Video Colombians Flee Venezuela as Border Crisis Escalates

Hundreds of Colombians have fled Venezuela since last week, amid an escalating border crisis between the two countries. Last week, Venezuelan President Nicolas Maduro ordered the closure of a key border crossing after smugglers injured three Venezuelan soldiers and a civilian. The president also ordered the deportation of Colombians who are in Venezuela illegally. Zlatica Hoke reports.
Video

Video Rebuilding New Orleans' Music Scene

Ten years after Hurricane Katrina inundated New Orleans, threatening to wash away its vibrant musical heritage along with its neighborhoods, the beat goes on. As Bronwyn Benito and Faith Lapidus report, a Musicians' Village is preserving the city's unique sound.
Video

Video In Russia, Auto Industry in Tailspin

Industry insiders say country relies too heavily on imports as inflation cuts too many consumers out of the market. Daniel Schearf has more from Moscow.
Video

Video Scientist Calls Use of Fetal Tissue in Medical Research Essential

An anti-abortion group responsible for secret recordings of workers at a women's health care organization claims the workers shown are offering baby parts for sale, a charge the organization strongly denies. While the selling of fetal tissue is against the law in the United States, abortion and the use of donated fetal tissue for medical research are both legal. VOA’s Julie Taboh reports.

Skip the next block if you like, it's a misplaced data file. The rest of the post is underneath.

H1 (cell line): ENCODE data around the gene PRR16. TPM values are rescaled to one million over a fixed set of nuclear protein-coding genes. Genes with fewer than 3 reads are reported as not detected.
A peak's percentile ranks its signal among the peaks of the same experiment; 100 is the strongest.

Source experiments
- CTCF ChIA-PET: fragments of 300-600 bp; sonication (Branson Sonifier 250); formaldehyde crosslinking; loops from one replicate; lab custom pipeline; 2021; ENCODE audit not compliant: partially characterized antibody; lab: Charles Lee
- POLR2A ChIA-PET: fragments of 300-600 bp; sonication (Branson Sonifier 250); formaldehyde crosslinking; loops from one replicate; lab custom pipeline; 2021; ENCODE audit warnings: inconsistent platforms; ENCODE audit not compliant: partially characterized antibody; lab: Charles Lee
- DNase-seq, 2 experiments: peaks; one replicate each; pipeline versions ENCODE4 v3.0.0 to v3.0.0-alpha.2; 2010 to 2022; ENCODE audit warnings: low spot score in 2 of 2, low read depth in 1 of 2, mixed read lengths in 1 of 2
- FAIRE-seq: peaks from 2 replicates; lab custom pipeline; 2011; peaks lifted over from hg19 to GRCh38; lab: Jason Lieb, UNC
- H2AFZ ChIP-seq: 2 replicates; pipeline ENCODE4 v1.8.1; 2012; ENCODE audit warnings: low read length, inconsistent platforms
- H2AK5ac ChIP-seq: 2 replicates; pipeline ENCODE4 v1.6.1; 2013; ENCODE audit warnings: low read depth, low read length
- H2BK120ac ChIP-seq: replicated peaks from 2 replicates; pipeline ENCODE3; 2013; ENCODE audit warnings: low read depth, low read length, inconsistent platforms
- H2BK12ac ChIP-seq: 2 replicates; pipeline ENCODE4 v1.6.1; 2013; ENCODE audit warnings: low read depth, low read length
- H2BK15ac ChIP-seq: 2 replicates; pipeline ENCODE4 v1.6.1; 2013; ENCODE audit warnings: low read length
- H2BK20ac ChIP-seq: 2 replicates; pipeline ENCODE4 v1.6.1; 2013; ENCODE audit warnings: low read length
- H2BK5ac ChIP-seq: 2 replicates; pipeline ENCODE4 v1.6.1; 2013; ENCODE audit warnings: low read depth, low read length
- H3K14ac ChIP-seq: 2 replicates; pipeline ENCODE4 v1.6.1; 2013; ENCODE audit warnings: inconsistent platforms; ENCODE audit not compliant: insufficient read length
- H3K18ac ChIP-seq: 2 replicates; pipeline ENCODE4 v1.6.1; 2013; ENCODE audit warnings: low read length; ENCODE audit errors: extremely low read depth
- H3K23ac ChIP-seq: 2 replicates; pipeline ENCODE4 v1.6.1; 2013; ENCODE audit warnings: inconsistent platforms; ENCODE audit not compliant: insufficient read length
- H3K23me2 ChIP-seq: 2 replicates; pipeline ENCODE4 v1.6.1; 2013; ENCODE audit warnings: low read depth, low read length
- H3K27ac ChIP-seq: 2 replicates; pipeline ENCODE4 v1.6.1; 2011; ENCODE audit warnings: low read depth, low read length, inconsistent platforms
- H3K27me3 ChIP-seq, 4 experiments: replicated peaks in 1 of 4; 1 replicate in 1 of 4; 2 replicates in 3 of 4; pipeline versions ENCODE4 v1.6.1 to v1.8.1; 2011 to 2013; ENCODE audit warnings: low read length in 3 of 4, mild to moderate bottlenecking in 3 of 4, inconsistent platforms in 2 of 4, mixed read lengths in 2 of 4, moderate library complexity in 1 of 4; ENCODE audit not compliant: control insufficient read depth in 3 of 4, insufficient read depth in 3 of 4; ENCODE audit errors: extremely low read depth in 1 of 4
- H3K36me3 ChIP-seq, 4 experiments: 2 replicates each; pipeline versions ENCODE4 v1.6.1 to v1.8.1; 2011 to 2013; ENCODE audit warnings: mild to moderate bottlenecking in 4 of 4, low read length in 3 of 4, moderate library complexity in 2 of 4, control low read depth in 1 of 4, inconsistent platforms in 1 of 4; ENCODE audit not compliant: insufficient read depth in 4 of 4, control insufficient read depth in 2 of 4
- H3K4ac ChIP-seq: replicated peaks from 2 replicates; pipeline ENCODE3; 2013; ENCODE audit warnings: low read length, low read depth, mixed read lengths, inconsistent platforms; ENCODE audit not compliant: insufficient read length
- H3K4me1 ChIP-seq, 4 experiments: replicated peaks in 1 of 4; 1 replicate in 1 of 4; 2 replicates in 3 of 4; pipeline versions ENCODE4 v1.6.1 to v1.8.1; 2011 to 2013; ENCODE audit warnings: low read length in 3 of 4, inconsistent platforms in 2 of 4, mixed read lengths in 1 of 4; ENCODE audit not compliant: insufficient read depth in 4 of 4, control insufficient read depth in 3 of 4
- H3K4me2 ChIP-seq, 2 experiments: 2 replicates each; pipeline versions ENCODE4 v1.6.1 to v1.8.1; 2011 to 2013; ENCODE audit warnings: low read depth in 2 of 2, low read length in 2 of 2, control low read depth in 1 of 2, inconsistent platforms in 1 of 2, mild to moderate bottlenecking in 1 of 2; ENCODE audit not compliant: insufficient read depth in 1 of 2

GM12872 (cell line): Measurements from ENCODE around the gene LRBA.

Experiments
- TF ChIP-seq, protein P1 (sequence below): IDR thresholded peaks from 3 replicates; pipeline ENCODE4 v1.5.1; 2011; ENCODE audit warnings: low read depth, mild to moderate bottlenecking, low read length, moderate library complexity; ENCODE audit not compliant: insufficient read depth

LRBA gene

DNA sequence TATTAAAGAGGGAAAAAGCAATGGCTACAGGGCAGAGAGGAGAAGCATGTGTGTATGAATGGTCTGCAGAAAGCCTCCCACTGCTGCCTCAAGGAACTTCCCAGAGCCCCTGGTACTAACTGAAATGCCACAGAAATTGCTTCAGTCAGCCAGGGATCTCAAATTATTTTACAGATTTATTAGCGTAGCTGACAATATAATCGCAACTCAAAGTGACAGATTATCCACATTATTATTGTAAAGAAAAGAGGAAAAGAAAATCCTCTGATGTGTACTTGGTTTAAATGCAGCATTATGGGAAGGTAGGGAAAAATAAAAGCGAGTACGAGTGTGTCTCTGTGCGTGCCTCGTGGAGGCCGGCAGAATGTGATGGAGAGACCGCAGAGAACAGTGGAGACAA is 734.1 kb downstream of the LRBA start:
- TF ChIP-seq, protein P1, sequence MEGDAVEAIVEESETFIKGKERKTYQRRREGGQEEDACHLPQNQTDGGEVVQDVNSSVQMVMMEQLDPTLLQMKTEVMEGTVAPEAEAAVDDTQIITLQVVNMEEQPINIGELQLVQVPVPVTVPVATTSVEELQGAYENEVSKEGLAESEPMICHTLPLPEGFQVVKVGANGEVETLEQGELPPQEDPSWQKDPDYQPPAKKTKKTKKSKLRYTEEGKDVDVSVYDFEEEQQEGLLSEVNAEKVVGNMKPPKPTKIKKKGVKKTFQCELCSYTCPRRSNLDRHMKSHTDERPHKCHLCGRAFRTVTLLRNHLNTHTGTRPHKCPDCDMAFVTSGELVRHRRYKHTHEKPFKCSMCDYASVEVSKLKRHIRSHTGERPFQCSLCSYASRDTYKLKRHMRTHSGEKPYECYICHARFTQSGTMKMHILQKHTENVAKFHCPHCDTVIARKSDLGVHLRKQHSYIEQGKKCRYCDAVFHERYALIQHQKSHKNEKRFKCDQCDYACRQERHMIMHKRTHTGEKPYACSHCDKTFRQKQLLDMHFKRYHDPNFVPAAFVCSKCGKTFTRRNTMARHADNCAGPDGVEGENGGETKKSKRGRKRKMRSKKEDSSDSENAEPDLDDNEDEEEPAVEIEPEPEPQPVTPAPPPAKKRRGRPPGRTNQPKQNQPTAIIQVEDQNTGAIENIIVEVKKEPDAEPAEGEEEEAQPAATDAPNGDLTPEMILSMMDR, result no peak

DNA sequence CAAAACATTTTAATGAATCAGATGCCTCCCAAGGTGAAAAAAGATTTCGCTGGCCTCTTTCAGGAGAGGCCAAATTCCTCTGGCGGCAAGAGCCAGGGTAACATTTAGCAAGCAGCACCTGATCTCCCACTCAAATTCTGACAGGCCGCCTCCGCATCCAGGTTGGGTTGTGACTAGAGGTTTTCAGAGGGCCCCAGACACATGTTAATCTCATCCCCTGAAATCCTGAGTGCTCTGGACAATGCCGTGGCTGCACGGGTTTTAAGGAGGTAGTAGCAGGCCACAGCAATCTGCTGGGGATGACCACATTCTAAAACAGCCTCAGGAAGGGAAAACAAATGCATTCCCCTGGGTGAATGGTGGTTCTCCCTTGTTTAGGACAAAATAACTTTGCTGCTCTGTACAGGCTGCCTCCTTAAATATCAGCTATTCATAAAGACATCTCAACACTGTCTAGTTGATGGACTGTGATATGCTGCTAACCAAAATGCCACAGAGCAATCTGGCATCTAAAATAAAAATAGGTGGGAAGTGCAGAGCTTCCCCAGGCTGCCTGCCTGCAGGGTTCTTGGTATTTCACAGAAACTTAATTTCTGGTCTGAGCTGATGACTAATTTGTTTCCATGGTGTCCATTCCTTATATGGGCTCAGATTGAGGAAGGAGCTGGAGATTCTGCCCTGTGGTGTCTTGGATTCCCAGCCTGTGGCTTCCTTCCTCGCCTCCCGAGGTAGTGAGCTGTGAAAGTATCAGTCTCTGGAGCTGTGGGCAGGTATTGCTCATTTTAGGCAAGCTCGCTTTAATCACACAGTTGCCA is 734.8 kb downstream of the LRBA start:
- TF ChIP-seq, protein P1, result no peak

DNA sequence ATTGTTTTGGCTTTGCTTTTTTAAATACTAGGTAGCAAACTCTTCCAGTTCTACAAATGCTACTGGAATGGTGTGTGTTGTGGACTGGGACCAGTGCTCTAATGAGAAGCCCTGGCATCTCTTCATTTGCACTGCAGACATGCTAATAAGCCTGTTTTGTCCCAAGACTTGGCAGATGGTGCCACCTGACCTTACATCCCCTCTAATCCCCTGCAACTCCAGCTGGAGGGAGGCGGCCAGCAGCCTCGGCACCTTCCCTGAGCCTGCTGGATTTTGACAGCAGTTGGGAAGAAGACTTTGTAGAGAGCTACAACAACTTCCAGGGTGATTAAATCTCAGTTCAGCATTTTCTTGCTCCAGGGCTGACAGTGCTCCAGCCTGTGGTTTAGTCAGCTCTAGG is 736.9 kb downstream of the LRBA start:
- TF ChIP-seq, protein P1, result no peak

Video

Video Next to Iran, Climate at Forefront of Obama Agenda

President Barack Obama this week announced new initiatives aimed at making it easier for Americans to access renewable energy sources such as solar and wind. Obama is not slowing down when it comes to pushing through climate change measures, an issue he says is the greatest threat to the country’s national security. VOA correspondent Aru Pande has more from the White House.
Video

Video Arctic Draws International Competition for Oil

A new geopolitical “Great Game” is underway in earth’s northernmost region, the Arctic, where Russia has claimed a large area for resource development and President Barack Obama recently approved Shell Oil Company’s test-drilling project in an area under U.S. control. Greg Flakus reports.
Video

Video Philippine Maritime Police: Chinese Fishermen a Threat to Country’s Security

China and the Philippines both claim maritime rights in the South China Sea.  That includes the right to fish in those waters. Jason Strother reports on how the Philippines is catching Chinese nationals it says are illegal poachers. He has the story from Palawan province.
Video

Video China's Spratly Island Building Said to Light Up the Night 'Like A City'

Southeast Asian countries claim China has illegally seized territory in the Spratly islands. It is especially a concern for a Philippine mayor who says Beijing is occupying parts of his municipality. Jason Strother reports from the capital of Palawan province, Puerto Princesa.
Video

Video Ages-old Ice Reveals Secrets of Climate Change

Ice caps don't just exist at the world's poles. There are also tropical ice caps, and the largest sits atop the Peruvian Andes - but it is melting, quickly, and may be gone within the next 20 years. George Putic reports scientists are now rushing to take samples to get at the valuable information about climate change locked in the ice.

VOA Blogs